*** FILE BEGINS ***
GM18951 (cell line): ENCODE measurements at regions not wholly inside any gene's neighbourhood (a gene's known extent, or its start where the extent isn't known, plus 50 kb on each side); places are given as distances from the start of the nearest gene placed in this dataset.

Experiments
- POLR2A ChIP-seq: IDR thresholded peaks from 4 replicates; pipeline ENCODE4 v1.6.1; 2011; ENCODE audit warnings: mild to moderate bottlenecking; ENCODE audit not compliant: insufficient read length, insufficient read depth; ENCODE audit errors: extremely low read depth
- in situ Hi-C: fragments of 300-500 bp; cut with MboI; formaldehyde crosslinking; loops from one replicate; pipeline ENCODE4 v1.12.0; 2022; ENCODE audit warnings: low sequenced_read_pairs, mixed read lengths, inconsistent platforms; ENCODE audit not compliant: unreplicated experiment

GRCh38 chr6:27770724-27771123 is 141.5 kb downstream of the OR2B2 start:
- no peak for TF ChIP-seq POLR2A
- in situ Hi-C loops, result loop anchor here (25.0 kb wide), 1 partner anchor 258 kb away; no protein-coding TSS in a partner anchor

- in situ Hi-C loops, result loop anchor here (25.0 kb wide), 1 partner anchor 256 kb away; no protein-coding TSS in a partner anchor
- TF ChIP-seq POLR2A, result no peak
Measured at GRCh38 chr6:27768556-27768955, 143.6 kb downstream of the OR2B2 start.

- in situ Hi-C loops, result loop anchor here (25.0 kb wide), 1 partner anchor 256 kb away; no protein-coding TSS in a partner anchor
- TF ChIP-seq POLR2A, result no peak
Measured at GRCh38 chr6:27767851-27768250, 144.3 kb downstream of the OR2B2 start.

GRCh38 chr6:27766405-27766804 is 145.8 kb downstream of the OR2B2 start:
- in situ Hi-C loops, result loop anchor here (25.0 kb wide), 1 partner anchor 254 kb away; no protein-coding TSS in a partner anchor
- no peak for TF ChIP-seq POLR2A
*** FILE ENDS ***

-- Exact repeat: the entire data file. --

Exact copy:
GM18951 (cell line): ENCODE measurements at regions not wholly inside any gene's neighbourhood (a gene's known extent, or its start where the extent isn't known, plus 50 kb on each side); places are given as distances from the start of the nearest gene placed in this dataset.

Experiments
- POLR2A ChIP-seq: IDR thresholded peaks from 4 replicates; pipeline ENCODE4 v1.6.1; 2011; ENCODE audit warnings: mild to moderate bottlenecking; ENCODE audit not compliant: insufficient read length, insufficient read depth; ENCODE audit errors: extremely low read depth
- in situ Hi-C: fragments of 300-500 bp; cut with MboI; formaldehyde crosslinking; loops from one replicate; pipeline ENCODE4 v1.12.0; 2022; ENCODE audit warnings: low sequenced_read_pairs, mixed read lengths, inconsistent platforms; ENCODE audit not compliant: unreplicated experiment

GRCh38 chr6:27770724-27771123 is 141.5 kb downstream of the OR2B2 start:
- no peak for TF ChIP-seq POLR2A
- in situ Hi-C loops, result loop anchor here (25.0 kb wide), 1 partner anchor 258 kb away; no protein-coding TSS in a partner anchor

- in situ Hi-C loops, result loop anchor here (25.0 kb wide), 1 partner anchor 256 kb away; no protein-coding TSS in a partner anchor
- TF ChIP-seq POLR2A, result no peak
Measured at GRCh38 chr6:27768556-27768955, 143.6 kb downstream of the OR2B2 start.

- in situ Hi-C loops, result loop anchor here (25.0 kb wide), 1 partner anchor 256 kb away; no protein-coding TSS in a partner anchor
- TF ChIP-seq POLR2A, result no peak
Measured at GRCh38 chr6:27767851-27768250, 144.3 kb downstream of the OR2B2 start.

GRCh38 chr6:27766405-27766804 is 145.8 kb downstream of the OR2B2 start:
- in situ Hi-C loops, result loop anchor here (25.0 kb wide), 1 partner anchor 254 kb away; no protein-coding TSS in a partner anchor
- no peak for TF ChIP-seq POLR2A